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Are we truly "the all good child" or alternatively "the all bad child"?

To have a same you need an other. To have a black, you need a white. To be an outsider, you need an insider. Hegel proposed this notion of dialectical opposites, which is in essence relative and relevant to our human lived experience. Why is it that in therapy an adult fifty something year old man with four grown children, may for example dread going back to his family home and "celebrating" the holidays with his siblings and elderly parents. In therapy his wife reports "my husband becomes a complete nervous wreck, stuttering over his words and hardly talking, as soon as we enter his family of origin home". She continues to explain when he is managing his business he is assertive, confident and a true leader; when he is out with his older children on a Sunday afternoon he is all smiles, laughter and completely relaxed. However once he revisits his childhood home he transforms into a different identity.


On reflection the man explained how within his family he was "the rebel" child growing up, and the more rebellious he appeared, the more "perfect" his younger brother became. It was almost as if they were in a dance. While the perfect brother evolved into his role of achieving at school, in sport and taking care of the family chores; the problem brother "evolved" in his role of failing at school, having no interest in sports and avoiding all household chores.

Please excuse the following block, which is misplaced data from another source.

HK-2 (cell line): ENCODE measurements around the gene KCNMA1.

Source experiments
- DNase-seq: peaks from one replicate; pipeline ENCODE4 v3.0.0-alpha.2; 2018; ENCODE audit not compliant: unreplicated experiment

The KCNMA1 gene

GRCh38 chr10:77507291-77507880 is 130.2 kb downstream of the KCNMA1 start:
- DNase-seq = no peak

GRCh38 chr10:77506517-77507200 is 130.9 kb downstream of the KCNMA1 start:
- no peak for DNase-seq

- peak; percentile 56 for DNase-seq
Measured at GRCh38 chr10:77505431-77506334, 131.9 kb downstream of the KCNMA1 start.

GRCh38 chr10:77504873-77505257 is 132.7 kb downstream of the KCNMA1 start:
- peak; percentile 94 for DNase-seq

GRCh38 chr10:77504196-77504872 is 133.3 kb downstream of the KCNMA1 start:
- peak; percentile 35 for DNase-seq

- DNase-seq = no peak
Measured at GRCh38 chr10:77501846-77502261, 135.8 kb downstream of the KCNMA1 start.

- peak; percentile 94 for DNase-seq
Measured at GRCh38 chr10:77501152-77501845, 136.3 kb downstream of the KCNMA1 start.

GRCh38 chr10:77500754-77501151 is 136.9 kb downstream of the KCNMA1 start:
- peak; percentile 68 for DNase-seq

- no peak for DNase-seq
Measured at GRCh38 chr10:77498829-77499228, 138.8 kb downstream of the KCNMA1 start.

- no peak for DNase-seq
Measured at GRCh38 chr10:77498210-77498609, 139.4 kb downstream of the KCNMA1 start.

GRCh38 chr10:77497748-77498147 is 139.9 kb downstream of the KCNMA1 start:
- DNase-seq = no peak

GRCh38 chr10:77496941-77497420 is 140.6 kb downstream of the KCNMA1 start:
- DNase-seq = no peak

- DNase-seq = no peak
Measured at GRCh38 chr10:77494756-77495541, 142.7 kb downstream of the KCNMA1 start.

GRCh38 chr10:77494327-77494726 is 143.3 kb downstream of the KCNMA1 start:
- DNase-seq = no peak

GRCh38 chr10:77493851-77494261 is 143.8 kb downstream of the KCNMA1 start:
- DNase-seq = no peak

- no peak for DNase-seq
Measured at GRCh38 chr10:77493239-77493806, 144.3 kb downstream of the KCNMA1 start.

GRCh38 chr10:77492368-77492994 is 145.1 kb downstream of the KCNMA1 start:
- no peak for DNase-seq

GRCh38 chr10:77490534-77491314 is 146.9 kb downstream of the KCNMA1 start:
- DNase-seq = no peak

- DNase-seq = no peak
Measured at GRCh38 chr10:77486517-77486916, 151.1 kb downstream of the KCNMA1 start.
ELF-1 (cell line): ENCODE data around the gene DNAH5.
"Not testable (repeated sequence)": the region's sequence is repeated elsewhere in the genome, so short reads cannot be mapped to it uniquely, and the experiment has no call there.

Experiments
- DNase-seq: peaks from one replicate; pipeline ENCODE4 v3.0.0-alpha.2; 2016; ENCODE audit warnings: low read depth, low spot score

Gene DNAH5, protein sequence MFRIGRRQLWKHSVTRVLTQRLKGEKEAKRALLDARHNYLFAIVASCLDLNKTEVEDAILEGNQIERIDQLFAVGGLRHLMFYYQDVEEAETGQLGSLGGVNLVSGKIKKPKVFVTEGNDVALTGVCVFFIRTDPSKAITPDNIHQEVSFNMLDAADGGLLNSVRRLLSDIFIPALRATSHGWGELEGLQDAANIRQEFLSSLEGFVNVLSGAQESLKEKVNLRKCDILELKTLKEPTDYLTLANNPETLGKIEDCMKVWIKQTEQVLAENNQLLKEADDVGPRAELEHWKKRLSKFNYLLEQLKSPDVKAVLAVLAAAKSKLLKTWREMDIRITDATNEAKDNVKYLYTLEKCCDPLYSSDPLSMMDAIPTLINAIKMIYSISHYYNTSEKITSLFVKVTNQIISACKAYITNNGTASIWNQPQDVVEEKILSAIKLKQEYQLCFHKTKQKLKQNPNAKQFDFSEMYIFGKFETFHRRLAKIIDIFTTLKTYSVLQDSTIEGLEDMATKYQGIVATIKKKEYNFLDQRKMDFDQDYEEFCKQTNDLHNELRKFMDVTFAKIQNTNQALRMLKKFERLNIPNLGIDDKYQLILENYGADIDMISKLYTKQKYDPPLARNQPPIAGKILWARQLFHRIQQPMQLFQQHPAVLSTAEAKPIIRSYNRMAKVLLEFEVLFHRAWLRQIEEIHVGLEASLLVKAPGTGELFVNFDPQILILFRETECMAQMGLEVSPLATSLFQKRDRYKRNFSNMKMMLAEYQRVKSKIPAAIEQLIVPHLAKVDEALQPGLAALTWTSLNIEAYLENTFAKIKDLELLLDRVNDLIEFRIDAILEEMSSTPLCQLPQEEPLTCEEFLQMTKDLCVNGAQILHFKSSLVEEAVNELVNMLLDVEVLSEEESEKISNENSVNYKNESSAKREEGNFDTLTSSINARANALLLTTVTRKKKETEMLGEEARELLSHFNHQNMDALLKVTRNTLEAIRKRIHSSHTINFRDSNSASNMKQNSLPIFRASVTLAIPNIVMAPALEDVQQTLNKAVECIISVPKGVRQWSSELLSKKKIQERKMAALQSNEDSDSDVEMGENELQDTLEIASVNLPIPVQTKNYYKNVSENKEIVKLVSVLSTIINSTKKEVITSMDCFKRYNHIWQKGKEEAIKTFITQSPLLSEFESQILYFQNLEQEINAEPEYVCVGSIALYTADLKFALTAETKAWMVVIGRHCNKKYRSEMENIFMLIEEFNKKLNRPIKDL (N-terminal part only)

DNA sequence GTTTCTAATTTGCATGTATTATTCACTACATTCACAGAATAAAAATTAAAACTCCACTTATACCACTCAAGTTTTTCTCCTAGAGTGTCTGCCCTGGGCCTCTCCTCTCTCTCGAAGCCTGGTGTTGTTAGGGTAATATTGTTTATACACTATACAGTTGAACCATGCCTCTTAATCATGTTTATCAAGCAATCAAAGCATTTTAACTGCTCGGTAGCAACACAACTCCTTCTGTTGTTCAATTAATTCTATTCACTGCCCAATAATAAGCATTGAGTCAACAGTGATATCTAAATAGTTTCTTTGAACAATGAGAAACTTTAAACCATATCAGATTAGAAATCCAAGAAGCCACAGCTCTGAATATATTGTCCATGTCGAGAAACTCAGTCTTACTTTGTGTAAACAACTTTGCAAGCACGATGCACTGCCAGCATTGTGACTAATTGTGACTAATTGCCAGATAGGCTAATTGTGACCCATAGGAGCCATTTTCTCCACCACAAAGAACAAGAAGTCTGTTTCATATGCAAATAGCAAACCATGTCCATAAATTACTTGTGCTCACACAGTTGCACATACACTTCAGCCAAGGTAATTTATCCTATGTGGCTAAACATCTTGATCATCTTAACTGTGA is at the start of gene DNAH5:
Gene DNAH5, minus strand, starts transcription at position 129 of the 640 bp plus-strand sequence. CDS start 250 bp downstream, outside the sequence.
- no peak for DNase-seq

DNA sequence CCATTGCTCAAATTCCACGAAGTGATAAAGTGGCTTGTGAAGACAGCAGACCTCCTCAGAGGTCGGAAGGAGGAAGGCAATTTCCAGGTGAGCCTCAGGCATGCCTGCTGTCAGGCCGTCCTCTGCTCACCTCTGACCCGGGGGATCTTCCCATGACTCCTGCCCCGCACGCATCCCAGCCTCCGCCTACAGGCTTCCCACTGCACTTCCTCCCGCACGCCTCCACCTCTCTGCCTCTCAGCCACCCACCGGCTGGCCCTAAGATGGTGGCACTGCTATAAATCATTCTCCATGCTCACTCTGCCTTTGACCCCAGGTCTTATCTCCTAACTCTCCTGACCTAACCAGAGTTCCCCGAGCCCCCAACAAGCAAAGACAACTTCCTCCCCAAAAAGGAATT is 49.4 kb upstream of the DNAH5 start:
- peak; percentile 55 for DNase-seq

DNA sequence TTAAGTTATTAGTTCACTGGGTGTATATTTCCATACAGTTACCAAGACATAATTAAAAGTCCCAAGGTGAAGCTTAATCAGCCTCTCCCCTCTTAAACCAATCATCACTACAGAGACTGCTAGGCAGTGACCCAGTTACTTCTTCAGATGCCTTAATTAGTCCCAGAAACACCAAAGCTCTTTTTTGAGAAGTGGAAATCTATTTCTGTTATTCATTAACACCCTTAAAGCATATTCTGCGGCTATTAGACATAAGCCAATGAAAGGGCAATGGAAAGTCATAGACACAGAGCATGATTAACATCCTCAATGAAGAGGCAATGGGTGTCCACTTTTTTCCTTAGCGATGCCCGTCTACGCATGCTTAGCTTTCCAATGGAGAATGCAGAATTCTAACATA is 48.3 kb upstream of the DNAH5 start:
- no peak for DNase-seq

However only once the "perfect brother" left the family home to go to college, miraculously the other brother gradually began improving at school, being more involved in activities and even helping his parents around the home. We are always a sum of our parts and when a piece of the whole shifts the whole in turn shifts. Hegel had some insightful notions; to be an insider, you need an outsider.

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